The Wiwi Jury — our in-house panel of music unprofessionals — continues to rate and review the 41 competing entries of Eurovision 2019. Next we say hello again to Hungary‘s Eurovision 2017 star Joci Pápai, who this time will perform “Az én apám”. Did we feel moved by his fatherly ode? Read on to find out!
Joci Pápai with “Az én apám”
“Az én apám” reviews
Antranig: I am not a fan of “Origo”, though I appreciate its musicality. I am a huge fan of “Az én apám” though. Joci Pápai speaks to my soul despite the fact that I don’t speak a lick of Hungarian. This man is one of a kind — nobody can create an atmosphere the way Joci does. I am absolutely mesmerised by this entry and when I close my eyes, I feel like Joci transports me to a different place and time. He is so talented and this effort is breathtaking.
Antony: “Az én apám” has a pleasant and gentle quality to it with its guitar-based vibe. Because of this, it is not instantly catchy as it runs smoothly. Luckily, it does build up as Joci starts to belt out more with more of a memorable melody. The song allows for his vocal abilities and emotional attachment to the song to flourish, which will be loved by many.
William: Born to an orchestra leader and raised with the unique musical traditions of the Romani people, Joci brings spiritual depth in spades. His music is at once earthy and organic but somehow elevated and transcendent. He’s like an angel masquerading as a busker and I am here for it. This song, however, needs a bit of an edit. It simmers for a bit too long and only really starts to cook two minutes in. Unfortunately by then I’ve left the room for something more substantial and filling.
Barnabas: Many people have been moaning about “Az Én Apám” being worse than Origo. But guess what: I am much more into this effort of Joci than the one back in 2017! In some way, it just appeals to me more, and while it’s more radio-friendly than its predecessor, you can still hear Joci’s one-of-a-kind sound in it, boosted with another easy part that everyone can sing along to. If you ask me, I don’t see Hungary’s qualifying streak breaking this year, and while I have no clue where it will finish in the final, it will surely be one of my top tracks of this season.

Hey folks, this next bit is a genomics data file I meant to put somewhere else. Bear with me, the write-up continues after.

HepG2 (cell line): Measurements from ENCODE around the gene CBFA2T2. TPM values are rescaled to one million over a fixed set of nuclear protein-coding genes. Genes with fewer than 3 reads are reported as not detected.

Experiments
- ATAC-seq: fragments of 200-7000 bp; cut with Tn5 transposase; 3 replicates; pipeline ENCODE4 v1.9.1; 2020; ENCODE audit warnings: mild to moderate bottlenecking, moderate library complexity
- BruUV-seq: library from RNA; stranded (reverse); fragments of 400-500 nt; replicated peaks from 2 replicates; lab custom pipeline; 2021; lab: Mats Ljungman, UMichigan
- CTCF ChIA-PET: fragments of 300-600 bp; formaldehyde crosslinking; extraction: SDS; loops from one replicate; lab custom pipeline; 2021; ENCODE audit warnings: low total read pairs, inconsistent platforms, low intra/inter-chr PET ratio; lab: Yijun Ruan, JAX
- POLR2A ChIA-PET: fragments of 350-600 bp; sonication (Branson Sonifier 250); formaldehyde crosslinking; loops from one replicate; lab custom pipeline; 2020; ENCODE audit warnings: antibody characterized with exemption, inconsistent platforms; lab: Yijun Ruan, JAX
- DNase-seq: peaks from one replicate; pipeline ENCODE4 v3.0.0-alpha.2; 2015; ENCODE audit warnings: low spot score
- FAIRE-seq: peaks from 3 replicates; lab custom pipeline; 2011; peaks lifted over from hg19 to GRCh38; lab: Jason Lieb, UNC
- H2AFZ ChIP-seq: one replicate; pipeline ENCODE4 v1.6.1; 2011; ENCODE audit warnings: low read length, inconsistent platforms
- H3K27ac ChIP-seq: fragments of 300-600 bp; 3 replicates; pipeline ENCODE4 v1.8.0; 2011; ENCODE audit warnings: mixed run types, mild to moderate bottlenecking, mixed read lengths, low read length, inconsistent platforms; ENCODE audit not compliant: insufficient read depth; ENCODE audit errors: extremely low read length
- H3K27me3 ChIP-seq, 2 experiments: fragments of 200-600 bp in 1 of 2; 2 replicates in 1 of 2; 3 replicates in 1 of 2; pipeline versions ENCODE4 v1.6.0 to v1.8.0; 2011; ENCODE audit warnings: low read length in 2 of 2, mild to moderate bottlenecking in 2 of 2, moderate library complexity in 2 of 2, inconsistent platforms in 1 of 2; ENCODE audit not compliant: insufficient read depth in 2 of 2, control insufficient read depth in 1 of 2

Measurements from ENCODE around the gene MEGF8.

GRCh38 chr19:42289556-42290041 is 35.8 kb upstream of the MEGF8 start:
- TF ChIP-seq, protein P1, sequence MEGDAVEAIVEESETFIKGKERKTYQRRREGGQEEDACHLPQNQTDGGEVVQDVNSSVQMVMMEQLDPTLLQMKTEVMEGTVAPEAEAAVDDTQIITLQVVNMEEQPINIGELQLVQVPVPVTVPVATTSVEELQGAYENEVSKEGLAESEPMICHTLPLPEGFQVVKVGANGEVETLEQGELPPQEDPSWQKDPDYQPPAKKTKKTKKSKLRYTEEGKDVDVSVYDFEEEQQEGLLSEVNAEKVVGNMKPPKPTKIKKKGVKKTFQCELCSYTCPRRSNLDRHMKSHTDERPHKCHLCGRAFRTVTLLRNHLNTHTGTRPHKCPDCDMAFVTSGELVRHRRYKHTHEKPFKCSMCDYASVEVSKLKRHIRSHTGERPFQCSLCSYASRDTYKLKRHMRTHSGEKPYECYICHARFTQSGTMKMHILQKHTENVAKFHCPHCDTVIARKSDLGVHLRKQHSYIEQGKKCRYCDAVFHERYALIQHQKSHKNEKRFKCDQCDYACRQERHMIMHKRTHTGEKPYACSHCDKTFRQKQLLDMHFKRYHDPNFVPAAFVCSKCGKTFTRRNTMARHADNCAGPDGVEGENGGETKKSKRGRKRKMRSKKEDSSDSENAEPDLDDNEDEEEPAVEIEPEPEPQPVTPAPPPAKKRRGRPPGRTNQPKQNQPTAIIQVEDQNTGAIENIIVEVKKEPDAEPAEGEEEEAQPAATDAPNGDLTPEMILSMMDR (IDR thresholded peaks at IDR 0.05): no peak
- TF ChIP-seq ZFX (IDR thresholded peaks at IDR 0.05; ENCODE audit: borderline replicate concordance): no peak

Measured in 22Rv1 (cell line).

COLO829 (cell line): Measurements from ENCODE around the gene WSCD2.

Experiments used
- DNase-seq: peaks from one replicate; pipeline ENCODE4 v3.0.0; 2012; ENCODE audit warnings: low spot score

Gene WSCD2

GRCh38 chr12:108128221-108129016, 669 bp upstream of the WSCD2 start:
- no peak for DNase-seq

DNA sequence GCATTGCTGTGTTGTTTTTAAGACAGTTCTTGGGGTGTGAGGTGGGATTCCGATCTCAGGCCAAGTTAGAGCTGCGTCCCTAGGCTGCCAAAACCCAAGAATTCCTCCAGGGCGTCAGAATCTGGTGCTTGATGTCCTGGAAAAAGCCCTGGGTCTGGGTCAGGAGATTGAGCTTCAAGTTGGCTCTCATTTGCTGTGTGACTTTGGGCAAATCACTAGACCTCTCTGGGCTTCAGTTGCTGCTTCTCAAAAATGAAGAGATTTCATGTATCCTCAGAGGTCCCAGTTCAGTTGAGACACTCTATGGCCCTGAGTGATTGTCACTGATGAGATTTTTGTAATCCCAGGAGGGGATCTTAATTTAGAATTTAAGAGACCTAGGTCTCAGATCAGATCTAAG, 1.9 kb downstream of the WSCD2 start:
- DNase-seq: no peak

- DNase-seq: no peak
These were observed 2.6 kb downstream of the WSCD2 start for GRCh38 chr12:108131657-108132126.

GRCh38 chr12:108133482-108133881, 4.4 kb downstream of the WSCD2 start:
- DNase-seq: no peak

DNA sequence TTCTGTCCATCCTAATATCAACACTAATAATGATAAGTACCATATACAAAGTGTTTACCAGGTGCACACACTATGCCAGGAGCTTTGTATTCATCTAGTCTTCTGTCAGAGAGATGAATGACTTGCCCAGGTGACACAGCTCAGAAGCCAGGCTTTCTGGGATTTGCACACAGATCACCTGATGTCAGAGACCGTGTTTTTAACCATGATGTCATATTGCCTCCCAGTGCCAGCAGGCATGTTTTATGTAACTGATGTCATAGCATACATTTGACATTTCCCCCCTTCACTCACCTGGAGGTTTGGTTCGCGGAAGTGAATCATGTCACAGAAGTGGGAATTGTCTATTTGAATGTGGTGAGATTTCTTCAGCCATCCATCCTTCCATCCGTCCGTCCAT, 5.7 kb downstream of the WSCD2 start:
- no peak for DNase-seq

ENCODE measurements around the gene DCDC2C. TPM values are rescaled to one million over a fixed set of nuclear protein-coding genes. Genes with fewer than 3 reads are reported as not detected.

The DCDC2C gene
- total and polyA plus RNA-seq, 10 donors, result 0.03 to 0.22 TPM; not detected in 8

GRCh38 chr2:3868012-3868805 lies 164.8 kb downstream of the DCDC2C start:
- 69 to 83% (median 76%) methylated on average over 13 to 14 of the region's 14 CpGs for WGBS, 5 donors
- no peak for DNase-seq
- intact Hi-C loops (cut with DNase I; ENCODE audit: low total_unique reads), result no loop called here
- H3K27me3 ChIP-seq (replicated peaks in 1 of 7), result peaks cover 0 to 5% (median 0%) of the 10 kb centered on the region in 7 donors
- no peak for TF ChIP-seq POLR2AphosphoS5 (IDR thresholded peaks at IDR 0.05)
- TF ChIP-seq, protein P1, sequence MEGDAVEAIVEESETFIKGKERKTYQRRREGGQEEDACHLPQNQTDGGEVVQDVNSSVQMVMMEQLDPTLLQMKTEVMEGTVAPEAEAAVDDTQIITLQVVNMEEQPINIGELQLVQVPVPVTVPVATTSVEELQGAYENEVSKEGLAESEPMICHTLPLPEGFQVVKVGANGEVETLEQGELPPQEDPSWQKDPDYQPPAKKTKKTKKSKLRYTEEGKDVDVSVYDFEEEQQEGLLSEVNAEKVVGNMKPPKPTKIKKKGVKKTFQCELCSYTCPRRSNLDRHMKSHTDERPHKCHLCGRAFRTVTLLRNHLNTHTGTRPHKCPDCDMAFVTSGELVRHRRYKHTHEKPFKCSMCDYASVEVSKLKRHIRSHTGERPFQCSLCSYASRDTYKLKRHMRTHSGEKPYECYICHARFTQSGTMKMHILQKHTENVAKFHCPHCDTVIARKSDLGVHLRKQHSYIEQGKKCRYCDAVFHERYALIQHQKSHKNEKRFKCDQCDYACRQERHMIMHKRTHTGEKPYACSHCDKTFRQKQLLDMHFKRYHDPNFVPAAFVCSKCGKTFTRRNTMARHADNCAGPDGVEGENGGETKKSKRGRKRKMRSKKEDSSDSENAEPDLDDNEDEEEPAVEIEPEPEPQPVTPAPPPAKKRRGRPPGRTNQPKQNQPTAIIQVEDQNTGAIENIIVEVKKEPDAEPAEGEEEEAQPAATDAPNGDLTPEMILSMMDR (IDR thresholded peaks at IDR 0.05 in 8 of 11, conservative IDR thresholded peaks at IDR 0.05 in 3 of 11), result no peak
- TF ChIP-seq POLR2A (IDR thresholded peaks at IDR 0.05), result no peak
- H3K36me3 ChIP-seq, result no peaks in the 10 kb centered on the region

Lucy: For me, Hungary’s songs are always a huge grower. I didn’t enjoy “Origo” at all at A Dal but loved it in Kyiv. Sadly, “Az én apám” isn’t growing yet. I do like it considerably more than I first liked “Origo”, but it’s just staying put and getting overtaken often in my top 41. It’s pleasant, the “na-na-na” hook is so pleasing, but it’s just quite flat in comparison to his last try at Eurovision. Pairing this with the photograph-based staging he will be putting out there in Tel Aviv, I feel this may fail to make enough of an impact to get anywhere near his previous success.
Robyn: Two years ago, “Origo” was one of my big favourites in Kyiv and its top-ten placing was well deserved. This time, I’m still really enjoying “Az én apám”, but it seems less certain to enjoy Eurovision success. The problem is, Joci’s song for Tel Aviv is very low-key. There’s nothing about it that sticks in the memory. And in a semi-final full of memorable acts, this could be an issue. I’d love to see Hungary in the final, but I’m not sure if things will work out this year.
In the Wiwi Jury we have 29 jurors but only have room for six reviews. The remaining scores are below:
We have removed the highest and lowest scores prior to calculating the average. This is to remove outliers and potential bias. We have removed a low of 2 and a high of 9.5.
Wiwi Jury verdict: 6.28/10
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